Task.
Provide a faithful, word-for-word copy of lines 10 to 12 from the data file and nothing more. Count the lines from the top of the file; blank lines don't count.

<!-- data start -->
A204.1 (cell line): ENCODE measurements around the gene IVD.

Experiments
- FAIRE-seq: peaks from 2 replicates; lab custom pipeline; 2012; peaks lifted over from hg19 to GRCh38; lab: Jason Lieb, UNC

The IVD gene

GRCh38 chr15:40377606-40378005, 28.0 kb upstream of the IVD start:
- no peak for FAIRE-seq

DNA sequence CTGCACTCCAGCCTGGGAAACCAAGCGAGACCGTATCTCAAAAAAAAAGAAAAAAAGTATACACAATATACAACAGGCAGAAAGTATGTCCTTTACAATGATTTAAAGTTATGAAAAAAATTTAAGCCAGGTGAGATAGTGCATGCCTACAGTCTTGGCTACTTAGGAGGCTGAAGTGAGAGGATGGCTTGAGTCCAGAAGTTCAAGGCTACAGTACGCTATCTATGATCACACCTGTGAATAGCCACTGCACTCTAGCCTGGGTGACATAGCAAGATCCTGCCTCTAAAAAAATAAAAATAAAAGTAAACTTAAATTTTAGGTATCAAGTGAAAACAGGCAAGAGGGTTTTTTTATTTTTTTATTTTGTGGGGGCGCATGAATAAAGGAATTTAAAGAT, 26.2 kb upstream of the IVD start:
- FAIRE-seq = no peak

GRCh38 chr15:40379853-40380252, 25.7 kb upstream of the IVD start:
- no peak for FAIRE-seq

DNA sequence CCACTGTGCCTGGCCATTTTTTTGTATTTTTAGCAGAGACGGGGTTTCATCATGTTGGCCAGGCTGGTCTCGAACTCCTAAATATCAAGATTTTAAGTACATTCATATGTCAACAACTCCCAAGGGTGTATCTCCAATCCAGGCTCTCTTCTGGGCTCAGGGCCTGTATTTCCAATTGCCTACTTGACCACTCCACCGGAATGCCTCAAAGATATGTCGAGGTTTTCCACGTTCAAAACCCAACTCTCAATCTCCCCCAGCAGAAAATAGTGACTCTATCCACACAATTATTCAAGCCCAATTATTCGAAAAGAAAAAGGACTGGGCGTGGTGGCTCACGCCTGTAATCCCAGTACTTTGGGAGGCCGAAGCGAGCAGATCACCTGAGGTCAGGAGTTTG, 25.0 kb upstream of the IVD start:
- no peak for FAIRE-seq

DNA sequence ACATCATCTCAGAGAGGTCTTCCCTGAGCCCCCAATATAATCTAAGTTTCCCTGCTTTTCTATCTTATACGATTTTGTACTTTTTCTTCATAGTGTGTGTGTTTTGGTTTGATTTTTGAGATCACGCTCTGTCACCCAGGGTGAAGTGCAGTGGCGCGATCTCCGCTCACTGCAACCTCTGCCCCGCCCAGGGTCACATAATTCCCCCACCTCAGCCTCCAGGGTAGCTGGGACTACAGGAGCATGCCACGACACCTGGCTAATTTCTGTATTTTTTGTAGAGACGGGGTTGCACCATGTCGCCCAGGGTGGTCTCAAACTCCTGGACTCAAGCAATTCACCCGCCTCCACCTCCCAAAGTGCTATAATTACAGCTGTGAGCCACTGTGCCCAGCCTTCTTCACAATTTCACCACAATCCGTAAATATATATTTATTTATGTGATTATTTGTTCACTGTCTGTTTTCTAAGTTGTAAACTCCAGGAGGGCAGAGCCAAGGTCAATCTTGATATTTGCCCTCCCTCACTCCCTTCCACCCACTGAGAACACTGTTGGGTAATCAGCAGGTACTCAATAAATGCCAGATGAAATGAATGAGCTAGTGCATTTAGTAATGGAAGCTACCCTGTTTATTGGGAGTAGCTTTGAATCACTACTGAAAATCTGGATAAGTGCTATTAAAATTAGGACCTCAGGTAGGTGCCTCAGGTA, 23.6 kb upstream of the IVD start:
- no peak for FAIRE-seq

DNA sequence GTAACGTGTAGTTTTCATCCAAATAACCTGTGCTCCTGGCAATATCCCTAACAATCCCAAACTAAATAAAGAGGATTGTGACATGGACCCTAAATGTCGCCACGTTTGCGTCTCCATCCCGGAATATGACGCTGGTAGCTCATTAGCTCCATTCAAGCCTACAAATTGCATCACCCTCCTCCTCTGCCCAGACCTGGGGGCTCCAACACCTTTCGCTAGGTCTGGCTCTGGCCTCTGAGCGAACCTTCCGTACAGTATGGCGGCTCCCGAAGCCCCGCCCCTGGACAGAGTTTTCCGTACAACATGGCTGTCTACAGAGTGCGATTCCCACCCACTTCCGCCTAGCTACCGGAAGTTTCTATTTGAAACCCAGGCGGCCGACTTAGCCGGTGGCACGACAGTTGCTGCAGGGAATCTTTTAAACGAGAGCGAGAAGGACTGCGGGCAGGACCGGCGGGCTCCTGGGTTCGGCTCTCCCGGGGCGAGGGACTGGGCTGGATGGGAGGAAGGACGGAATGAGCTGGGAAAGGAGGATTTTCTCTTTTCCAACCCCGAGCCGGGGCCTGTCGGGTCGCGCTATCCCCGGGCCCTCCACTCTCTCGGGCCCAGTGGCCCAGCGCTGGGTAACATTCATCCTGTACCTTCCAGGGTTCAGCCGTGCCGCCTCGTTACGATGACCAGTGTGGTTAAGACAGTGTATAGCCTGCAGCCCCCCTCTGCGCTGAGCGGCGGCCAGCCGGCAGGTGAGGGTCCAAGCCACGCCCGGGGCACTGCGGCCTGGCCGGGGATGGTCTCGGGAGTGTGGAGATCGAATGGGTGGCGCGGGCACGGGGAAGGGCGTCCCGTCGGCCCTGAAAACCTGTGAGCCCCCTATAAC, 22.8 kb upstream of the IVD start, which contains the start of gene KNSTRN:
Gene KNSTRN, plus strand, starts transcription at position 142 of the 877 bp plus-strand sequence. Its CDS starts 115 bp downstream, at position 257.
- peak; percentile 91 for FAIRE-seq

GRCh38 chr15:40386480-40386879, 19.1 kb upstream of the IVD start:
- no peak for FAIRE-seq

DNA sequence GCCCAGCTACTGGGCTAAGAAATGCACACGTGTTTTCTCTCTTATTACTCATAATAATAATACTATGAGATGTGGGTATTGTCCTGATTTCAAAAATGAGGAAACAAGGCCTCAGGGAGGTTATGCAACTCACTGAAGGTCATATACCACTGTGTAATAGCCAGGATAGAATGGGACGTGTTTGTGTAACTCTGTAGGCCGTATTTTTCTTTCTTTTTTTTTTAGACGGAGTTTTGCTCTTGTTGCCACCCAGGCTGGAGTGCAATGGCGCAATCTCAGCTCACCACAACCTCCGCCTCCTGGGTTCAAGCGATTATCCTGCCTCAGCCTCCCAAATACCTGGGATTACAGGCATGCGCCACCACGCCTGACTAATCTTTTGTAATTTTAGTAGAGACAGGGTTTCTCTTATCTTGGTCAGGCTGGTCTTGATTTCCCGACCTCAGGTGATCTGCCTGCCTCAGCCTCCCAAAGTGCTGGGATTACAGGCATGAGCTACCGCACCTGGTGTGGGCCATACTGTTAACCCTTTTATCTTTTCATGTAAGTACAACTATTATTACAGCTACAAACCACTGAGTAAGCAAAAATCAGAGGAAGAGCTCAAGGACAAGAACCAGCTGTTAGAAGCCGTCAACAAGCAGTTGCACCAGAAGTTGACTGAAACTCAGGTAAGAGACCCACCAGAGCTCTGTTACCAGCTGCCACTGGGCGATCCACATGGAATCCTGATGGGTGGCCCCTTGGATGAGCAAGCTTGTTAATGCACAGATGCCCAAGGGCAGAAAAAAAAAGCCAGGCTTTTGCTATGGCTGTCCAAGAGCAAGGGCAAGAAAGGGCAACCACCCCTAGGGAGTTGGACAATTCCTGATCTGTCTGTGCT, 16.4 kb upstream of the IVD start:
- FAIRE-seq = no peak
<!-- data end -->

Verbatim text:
- no peak for FAIRE-seq

DNA sequence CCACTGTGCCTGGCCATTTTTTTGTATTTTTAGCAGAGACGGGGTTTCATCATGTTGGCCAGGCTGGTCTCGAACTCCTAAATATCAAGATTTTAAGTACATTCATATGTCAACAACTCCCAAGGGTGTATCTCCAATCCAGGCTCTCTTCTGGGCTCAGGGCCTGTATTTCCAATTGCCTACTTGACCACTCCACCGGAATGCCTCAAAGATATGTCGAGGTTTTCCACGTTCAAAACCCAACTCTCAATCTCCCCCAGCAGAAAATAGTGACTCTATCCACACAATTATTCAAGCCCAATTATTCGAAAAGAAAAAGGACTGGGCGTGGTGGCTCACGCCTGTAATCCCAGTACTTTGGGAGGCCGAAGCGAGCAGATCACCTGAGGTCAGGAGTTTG, 25.0 kb upstream of the IVD start:
- no peak for FAIRE-seq